Last year, Matthews routinely asserted that, despite President Bush's low job-approval ratings, people liked him personally. Matthews even declared at one point that "[e]verybody sort of likes the president, except for the real whack-jobs, maybe on the left -- I mean -- like him personally." Media Matters for America repeatedly corrected Matthews, pointing out that, in fact, people don't much like Bush. (In addition to polling showing that people have a low personal opinion of Bush, a Pew survey earlier this year asked people to describe their impressions of Bush. The most frequently used word was "incompetent," with "idiot" and "liar" not far behind. As many people described him as an "ass" as described him as a "leader"; "jerk" wasn't far behind.) Finally, Matthews acknowledged that he was wrong, said he was "amazed" that people don't like Bush personally, and said "I always thought Bush was more popular than his policies. ... I keep saying it, and I keep being wrong on this."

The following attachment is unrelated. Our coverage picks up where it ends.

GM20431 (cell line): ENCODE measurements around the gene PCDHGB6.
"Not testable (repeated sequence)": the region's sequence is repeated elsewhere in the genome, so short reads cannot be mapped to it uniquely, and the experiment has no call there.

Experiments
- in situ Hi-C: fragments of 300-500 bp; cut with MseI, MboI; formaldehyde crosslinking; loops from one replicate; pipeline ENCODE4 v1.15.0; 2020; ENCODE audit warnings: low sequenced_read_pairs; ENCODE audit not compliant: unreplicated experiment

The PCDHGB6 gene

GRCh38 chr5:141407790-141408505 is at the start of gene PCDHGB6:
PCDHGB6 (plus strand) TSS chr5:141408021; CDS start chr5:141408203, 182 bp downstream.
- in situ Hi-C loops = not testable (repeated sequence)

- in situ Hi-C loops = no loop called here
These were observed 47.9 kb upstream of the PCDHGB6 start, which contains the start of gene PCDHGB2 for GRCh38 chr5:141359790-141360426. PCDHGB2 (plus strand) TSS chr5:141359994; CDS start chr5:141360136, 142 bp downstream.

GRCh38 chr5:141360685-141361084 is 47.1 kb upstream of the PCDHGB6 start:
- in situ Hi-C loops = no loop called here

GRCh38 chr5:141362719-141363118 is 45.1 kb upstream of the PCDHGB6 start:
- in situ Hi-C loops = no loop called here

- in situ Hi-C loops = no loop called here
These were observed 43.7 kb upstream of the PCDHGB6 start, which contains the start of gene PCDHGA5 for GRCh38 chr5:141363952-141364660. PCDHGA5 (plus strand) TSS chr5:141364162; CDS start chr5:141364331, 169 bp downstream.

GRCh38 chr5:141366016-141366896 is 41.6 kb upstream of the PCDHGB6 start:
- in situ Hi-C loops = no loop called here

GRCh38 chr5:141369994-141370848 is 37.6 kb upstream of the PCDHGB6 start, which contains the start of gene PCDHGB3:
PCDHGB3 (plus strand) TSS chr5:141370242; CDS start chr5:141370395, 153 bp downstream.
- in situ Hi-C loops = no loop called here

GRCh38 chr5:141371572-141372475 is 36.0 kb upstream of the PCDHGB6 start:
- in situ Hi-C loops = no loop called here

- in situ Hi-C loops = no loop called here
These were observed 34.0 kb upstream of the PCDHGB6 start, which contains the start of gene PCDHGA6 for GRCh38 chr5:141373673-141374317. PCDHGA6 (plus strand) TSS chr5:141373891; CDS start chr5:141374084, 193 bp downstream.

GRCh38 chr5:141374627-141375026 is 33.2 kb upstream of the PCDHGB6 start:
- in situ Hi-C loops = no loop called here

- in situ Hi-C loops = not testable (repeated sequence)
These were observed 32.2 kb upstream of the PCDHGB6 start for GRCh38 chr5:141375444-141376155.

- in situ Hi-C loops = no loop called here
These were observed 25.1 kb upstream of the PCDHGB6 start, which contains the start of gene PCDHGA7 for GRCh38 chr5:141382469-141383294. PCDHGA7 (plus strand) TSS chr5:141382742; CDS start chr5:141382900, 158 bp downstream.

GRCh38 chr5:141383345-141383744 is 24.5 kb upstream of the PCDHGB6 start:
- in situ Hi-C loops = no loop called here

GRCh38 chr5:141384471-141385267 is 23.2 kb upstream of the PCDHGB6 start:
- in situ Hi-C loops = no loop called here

That's something of a specialty for Matthews, as he has shown lately. "Terror and taxes are the Republican strong points," Matthews keeps telling us, and damn the facts. Think that's an exaggeration? Here's what Chris Matthews said on Hardball last night:
MATTHEWS: Republicans know from the polls they got two strengths right now. One is terrorism. Anything that reminds us of 9-11 reminds us of Bush's leadership back them -- and since then. Taxes -- Republicans are good at cutting taxes -- Democrats are notorious for not cutting them, whether the current polls back that up or not.
Got that? Republicans know from the polls that taxes are a political strength for them, whether the current polls back that up or not. Incidentally, they don't.
Over the next three weeks, journalists like Matthews owe the public the facts, not the GOP spin they've been regurgitating for far too long. One such fact is that the public now has more confidence in Democrats when it comes to handling Iraq -- and thinks they'd do a better job of dealing with terrorism, too. But recitation of public polling isn't enough.